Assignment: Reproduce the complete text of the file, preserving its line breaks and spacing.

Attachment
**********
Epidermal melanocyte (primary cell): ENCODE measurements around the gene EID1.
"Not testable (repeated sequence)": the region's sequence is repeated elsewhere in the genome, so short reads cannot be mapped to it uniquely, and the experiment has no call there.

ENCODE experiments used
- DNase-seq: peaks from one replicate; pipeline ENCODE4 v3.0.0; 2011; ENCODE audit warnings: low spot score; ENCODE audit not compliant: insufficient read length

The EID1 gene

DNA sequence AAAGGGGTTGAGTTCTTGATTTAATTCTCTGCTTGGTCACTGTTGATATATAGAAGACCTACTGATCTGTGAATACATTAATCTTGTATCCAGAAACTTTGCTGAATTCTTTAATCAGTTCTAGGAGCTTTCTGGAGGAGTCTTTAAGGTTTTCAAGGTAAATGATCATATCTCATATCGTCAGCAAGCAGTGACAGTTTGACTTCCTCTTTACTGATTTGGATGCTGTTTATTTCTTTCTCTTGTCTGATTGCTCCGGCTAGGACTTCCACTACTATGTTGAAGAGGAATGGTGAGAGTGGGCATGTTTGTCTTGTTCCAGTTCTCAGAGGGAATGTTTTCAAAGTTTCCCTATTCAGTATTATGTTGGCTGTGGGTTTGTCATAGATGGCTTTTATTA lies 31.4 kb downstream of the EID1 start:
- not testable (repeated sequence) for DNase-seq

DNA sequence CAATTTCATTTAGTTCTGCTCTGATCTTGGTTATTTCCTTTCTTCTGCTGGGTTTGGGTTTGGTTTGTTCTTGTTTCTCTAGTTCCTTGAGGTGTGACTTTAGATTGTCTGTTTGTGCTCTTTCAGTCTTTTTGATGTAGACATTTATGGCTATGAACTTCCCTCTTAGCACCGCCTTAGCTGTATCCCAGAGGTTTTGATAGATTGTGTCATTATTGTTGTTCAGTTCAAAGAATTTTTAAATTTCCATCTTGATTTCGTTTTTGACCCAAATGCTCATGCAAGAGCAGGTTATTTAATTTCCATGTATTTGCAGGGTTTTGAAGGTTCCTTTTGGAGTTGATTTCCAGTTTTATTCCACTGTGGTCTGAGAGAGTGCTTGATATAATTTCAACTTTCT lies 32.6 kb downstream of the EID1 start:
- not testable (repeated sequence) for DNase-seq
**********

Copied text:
Epidermal melanocyte (primary cell): ENCODE measurements around the gene EID1.
"Not testable (repeated sequence)": the region's sequence is repeated elsewhere in the genome, so short reads cannot be mapped to it uniquely, and the experiment has no call there.

ENCODE experiments used
- DNase-seq: peaks from one replicate; pipeline ENCODE4 v3.0.0; 2011; ENCODE audit warnings: low spot score; ENCODE audit not compliant: insufficient read length

The EID1 gene

DNA sequence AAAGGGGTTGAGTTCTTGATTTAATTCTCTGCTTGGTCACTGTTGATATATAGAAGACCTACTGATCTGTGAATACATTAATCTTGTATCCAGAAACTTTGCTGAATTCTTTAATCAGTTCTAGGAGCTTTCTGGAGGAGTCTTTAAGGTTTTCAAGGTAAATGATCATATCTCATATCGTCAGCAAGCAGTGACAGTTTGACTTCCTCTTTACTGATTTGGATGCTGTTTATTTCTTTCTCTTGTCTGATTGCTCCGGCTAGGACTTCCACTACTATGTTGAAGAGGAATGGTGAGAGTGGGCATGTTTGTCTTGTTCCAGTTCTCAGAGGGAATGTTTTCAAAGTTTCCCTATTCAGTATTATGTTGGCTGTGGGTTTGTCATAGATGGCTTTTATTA lies 31.4 kb downstream of the EID1 start:
- not testable (repeated sequence) for DNase-seq

DNA sequence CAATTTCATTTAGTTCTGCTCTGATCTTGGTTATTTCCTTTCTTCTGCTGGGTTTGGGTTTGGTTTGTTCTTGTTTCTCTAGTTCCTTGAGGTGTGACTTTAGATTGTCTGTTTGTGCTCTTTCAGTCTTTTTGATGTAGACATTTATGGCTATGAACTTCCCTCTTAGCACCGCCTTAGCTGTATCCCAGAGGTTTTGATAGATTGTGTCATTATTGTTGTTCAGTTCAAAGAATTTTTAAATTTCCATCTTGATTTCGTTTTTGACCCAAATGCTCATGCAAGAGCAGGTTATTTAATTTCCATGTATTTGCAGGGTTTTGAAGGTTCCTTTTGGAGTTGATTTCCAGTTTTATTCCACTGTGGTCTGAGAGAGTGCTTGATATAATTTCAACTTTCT lies 32.6 kb downstream of the EID1 start:
- not testable (repeated sequence) for DNase-seq